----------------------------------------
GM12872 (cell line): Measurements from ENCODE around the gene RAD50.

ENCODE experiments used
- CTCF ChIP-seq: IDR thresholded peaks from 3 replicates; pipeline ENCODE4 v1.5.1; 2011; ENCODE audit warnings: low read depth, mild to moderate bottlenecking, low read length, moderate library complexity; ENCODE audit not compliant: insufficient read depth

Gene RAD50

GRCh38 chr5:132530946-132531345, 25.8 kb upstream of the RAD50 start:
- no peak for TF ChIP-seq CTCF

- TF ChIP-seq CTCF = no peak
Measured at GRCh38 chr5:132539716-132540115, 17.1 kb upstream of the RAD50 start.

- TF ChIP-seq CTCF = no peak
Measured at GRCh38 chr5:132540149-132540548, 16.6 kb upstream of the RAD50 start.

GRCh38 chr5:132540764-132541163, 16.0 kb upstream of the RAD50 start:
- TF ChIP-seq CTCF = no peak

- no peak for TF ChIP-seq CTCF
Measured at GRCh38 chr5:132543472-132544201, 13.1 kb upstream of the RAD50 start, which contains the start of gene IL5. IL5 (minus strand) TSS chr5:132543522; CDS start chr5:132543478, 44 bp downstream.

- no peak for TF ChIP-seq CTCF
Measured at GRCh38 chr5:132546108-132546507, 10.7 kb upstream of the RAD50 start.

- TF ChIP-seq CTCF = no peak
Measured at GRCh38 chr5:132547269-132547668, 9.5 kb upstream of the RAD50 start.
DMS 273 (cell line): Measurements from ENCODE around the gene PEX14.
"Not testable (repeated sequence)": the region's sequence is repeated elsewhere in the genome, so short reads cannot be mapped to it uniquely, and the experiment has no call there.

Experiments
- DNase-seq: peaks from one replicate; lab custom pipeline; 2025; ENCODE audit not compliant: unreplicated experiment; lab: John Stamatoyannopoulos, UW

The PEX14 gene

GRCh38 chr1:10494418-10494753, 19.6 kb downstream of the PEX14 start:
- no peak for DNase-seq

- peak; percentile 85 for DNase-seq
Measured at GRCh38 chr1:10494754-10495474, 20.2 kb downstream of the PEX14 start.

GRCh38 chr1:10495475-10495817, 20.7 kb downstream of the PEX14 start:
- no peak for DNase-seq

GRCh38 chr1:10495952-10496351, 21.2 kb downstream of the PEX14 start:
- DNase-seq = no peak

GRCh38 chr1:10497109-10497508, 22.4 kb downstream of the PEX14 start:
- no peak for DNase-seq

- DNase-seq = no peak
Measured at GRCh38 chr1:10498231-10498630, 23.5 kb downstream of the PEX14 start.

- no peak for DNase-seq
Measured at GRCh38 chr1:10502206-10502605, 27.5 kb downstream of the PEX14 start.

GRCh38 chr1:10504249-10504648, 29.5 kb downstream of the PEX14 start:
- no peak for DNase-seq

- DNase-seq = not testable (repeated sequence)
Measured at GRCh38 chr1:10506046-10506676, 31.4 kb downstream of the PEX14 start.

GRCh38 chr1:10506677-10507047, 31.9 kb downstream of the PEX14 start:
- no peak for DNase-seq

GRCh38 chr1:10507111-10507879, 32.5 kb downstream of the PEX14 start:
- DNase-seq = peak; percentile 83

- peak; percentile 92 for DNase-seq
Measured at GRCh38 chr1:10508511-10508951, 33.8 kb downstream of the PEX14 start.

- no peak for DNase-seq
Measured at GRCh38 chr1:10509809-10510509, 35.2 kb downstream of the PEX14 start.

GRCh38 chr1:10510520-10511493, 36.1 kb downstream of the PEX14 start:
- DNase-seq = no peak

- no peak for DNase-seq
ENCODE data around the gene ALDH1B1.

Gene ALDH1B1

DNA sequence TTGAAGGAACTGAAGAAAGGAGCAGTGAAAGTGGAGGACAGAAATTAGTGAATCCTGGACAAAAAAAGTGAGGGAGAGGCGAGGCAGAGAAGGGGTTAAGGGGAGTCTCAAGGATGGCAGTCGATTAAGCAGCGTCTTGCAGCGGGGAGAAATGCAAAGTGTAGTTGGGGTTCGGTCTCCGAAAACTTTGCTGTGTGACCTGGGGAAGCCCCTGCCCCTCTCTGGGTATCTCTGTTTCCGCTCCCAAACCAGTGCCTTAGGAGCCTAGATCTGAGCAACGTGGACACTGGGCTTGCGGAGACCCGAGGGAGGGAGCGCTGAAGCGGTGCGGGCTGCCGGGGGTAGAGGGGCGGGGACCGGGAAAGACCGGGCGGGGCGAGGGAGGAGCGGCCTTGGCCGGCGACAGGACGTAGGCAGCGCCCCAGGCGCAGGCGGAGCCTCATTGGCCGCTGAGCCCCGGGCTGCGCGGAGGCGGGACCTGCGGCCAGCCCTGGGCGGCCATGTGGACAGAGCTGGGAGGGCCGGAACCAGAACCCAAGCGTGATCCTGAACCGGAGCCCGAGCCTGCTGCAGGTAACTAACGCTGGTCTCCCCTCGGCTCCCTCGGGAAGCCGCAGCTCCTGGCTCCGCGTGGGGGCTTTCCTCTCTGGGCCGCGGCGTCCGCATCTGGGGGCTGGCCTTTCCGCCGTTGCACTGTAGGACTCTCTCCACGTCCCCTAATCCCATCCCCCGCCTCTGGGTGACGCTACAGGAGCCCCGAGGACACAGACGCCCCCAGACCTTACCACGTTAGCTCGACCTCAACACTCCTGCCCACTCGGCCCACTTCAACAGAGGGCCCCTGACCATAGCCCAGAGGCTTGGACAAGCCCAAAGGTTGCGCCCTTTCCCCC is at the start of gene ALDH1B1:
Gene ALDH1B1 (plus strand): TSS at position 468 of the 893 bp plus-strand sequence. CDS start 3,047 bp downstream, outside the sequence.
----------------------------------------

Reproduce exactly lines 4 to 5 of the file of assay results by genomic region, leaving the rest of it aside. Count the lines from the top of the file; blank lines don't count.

Gene RAD50

GRCh38 chr5:132530946-132531345, 25.8 kb upstream of the RAD50 start: